The origin of Christmas is presented beautifully in the well-known biblical account of Luke: "And it
came to pass in those days, that there went out a decree from Caesar Augustus, that all the world
should be taxed. (And this taxing was first made when Cyrenius was governor of Syria.) And all went
to be taxed, every one into his own city. And Joseph also went up from Galilee, out of the city of
Nazareth, into Judaea, unto the city of David, which is called Bethlehem; (because he was of the
house and lineage of David:) To be taxed with Mary his espoused wife, being great with child. And so
it was, that, while they were there, the days were accomplished that she should be delivered. And she
brought forth her firstborn son, and wrapped him in swaddling clothes, and laid him in a manger;
because there was no room for them in the inn. And there were in the same country shepherds
abiding in the field, keeping watch over their flock by night. And, lo, the angel of the Lord came upon
them, and the glory of the Lord shone round about them: and they were sore afraid. And the angel
said unto them, Fear not: for, behold, I bring you good tidings of great joy, which shall be to all
people. For unto you is born this day in the city of David a Saviour, which is Christ the Lord" (Luke
Origin of Christmas - The Traditions and Controversies
For today's Christian, the origin of Christmas is, and should be, the birth of Jesus Christ as recorded
in the Bible. Nothing more and nothing less. However, most of what we witness on December 25th
each year has absolutely nothing to do with that blessed day, which probably occurred in late summer
or early fall about 2,000 years ago. In fact, most of the customs and traditions of Christmas actually
pre-date the birth of Jesus, and many of them are downright deceptive in their meaning and origin.
Here are a few examples:
The date of December 25th probably originated with the ancient "birthday" of the son-god, Mithra, a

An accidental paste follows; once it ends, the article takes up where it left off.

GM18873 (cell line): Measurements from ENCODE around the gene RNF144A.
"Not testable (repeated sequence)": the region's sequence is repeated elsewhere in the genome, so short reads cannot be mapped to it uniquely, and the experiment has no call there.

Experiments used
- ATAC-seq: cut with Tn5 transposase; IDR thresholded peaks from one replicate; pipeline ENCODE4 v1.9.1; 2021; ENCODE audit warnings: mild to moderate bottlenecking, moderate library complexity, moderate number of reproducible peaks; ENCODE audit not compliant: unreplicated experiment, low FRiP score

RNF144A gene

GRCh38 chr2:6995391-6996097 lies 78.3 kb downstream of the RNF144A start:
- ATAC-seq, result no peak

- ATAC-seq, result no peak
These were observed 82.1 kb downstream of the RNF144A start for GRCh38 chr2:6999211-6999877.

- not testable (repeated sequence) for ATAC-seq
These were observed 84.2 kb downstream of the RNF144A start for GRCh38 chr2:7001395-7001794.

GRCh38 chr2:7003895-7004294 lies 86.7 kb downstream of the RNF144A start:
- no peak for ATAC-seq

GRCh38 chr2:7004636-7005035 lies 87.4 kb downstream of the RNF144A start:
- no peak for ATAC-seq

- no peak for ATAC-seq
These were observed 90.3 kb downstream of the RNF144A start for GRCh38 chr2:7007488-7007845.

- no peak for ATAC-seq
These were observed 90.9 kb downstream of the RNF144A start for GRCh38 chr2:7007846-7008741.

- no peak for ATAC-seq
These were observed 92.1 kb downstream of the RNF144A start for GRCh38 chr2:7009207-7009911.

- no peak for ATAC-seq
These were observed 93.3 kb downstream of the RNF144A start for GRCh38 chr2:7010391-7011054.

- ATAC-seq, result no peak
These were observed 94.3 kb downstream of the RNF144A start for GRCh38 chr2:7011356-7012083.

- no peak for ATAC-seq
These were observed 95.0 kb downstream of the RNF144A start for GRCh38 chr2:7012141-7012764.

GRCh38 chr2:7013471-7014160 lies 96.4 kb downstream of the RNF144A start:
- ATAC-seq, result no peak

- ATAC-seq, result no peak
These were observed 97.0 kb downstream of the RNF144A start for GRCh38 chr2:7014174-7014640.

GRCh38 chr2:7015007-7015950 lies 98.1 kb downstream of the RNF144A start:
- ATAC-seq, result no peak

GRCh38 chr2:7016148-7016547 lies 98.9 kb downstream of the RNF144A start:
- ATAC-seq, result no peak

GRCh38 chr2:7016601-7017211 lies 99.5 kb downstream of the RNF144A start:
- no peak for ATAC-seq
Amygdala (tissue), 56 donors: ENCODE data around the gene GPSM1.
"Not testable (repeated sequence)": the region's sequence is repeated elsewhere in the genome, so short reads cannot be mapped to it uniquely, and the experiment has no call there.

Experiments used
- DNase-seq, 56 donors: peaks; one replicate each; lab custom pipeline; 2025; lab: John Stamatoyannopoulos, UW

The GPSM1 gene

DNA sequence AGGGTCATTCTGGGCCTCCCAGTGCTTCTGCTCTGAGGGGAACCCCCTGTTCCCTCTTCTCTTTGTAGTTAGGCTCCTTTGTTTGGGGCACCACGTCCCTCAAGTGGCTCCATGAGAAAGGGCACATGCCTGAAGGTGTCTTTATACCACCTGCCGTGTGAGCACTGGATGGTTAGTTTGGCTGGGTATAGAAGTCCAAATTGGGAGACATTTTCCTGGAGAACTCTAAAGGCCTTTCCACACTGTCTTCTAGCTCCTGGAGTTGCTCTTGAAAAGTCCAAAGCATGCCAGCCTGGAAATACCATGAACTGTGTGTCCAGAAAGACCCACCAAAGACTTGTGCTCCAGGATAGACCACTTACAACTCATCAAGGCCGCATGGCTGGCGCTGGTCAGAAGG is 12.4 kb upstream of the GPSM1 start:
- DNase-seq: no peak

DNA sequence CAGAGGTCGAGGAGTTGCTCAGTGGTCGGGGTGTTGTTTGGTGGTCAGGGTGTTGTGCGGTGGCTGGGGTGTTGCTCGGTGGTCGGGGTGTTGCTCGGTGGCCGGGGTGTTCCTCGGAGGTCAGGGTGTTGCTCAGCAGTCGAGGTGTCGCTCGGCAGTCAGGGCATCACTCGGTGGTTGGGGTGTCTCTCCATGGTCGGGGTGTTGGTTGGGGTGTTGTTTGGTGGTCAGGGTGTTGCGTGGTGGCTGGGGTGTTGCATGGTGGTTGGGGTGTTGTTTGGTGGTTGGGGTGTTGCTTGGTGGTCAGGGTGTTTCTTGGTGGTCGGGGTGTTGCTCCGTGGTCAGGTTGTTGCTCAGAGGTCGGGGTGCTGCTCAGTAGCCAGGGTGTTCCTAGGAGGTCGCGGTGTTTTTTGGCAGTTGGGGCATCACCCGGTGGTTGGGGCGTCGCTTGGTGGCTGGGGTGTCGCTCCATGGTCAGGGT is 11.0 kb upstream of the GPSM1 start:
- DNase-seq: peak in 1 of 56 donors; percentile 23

pagan deity whose religious influence became widespread in the Roman Empire during the first few
centuries A.D. Mithra was related to the Semitic sun-god, Shamash, and his worship spread
throughout Asia to Europe where he was called Deus Sol Invictus Mithras. Rome was well-known for
absorbing the pagan religions and rituals of its widespread empire. As such, Rome converted this
pagan legacy to a celebration of the god, Saturn, and the rebirth of the sun god during the winter
solstice period. The winter holiday became known as Saturnalia and began the week prior to
December 25th. The festival was characterized by gift-giving, feasting, singing and downright
debauchery, as the priests of Saturn carried wreaths of evergreen boughs in procession throughout
the Roman temples.
Variations of this pagan holiday flourished throughout the first few centuries after Jesus Christ, but it
probably wasn't until 336 AD that Emperor Constantine officially converted this pagaan tradition into
the "Christian" holiday of Christmas.
No one knows what day Jesus Christ was born on. From the biblical description, most historians
believe that his birth probably occurred in September, approximately six months after Passover. One
thing they agree on is that it is very unlikely that Jesus was born in December, since the Bible records
shepherds tending their sheep in the fields on that night. This is quite unlikely to have happened
during a cold Judean winter. So why do we celebrate Christ’s birthday as Christmas, on December
The answer lies in the pagan origins of Christmas. In ancient Babylon, the feast of the Son of Isis